Sunday, September 27, 2015

Sermon: Things That Matter Most

 Image result for goodbye
Sermon for September 27, 2015
Eighteenth Sunday after Pentecost
(proper 21B)
The Rev. Vicki K. Hesse
St. Philip’s In The Hills, Tucson, AZ
Lord, open our lips, that our mouth shall proclaim your praise.  Amen
Listen here

Over the last four weeks,
I have said goodbye
to many people, places and things
around St. Philips and the wider Tucson region.  
What has been difficult is
the finality that comes with saying that word. 
The finality that comes
in closing one season of life.
The finality that comes
from redefining treasured relationships. 
Goodbyes are tough. 
It’s been hard and emotional
and liberating and complicated.

So this week,
I turned to one of my favorite podcasts for solace:
Krista Tippett’s “OnBeing.” 
In 2013, she interviewed[1] Dr. Ira Byock,
a leading figure in palliative care and hospice.
He shared lessons from his clinical practice,
working with families
in the very personal and human event
called “dying.” 
In the interview, we hear his wisdom
for dealing with transitions
and how his approach applies
to any transformative experience,
whether in celebrating or in saying goodbye.  
And so he coined a phrase,
“the four things that matter most.”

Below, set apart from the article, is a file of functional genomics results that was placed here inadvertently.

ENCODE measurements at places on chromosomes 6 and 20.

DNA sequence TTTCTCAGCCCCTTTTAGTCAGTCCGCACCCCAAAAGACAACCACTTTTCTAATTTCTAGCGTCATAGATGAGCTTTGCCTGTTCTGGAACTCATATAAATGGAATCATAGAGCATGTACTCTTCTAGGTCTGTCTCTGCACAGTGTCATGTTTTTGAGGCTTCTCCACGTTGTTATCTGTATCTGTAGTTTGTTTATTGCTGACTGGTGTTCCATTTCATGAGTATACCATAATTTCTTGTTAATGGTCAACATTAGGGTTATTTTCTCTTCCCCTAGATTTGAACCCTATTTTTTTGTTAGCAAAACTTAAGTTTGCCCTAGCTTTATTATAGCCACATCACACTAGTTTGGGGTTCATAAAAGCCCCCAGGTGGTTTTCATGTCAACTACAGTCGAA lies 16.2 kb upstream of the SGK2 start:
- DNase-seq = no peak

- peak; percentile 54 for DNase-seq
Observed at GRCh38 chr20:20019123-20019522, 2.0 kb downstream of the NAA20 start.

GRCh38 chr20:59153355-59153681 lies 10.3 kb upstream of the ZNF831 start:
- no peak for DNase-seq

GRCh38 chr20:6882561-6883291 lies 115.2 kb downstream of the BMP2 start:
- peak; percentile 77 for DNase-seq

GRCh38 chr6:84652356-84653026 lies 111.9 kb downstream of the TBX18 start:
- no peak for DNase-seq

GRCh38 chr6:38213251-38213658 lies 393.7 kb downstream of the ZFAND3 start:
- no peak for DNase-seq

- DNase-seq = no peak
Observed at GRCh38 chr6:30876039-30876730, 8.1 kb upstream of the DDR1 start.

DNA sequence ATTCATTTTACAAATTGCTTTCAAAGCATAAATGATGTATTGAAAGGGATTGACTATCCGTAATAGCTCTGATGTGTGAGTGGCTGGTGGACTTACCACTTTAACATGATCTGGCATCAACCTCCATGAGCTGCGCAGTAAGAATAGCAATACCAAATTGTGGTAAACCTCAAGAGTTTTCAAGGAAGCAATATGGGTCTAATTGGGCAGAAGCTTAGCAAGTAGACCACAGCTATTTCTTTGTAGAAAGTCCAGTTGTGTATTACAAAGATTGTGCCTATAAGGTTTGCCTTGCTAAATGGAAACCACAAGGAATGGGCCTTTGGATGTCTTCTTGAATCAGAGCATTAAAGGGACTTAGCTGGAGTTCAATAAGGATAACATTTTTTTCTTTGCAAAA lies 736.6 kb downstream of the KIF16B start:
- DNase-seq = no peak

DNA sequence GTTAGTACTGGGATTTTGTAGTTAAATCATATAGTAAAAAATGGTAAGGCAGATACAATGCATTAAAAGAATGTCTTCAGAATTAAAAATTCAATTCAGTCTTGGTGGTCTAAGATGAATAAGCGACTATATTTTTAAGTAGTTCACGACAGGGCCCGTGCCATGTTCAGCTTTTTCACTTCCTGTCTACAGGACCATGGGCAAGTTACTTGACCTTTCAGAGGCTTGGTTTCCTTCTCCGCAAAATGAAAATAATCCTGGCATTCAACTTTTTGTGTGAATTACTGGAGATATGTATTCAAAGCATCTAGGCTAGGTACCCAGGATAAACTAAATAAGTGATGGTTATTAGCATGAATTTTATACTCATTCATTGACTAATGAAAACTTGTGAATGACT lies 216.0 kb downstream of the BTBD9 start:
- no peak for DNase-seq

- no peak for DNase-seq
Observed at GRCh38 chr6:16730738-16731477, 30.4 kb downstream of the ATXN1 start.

The four things that matter most,
according to Dr. Byock:
Please forgive me.  I forgive you.  
Thank you.  I love you.

Byock said,
“…the times are that you easily can say
[the things that matter most]
include when you've just slammed on the brakes
and just narrowly missed getting killed
and you're shaking like a leaf
and you're in a cold sweat,
and everything just almost ended.
You pick up your cellphone
and it becomes really easy to call your partner
or your mother or father or your child
and just say those [four] things.”
And in saying these things, it just shakes us free.

When we say the four things that matter most –
when we have just slammed on the brakes
or when we say goodbye, in whatever form –
there's going to be real work involved.

because these eleven words – they are not words.
They are entry points for sacred connections. 
They are admissions of our humanity.
They are words made flesh in our incarnate God.

So, in this vein,
I offer “four things that matter most”
to you, today,
as we find ourselves slamming on the brakes
and shaking like a leaf, saying goodbye.

First, Please forgive me. 
In today’s gospel,
Jesus turned the focus on the disciples themselves. 
They had complained about a rival exorcist
and they had tried to stop that person. 

Jesus said, cut it out you guys,
because “whoever is not against us is for us.” 
The disciples wanted to show how great they were
by bringing judgment on outsiders.
Jesus wanted them to look instead
to their own behavior.

Jesus warned the disciples:
they are the ones in danger of doing harm. 
“Dudes,” he said,
“the problem is not folks outside of our group! 
Don’t worry about others; look at yourselves.
How are you getting in the way of the gospel? 
How are you, (with your hand, or foot, or eye)
a stumbling block?”

A stumbling block. 
All week I’ve been thinking about
stumbling blocks,
because from this gospel text,
I felt convicted for the various ways
that I might have created stumbling blocks;
how I might have gotten in the way of the gospel.
I may have spoken in haste. 
I may have not met your expectations. 
I may have fostered a misunderstanding
that still has not been resolved. 
I may have used insider language.  
I may have chosen wrongly.  
There are things that I have done
and things that I have left undone.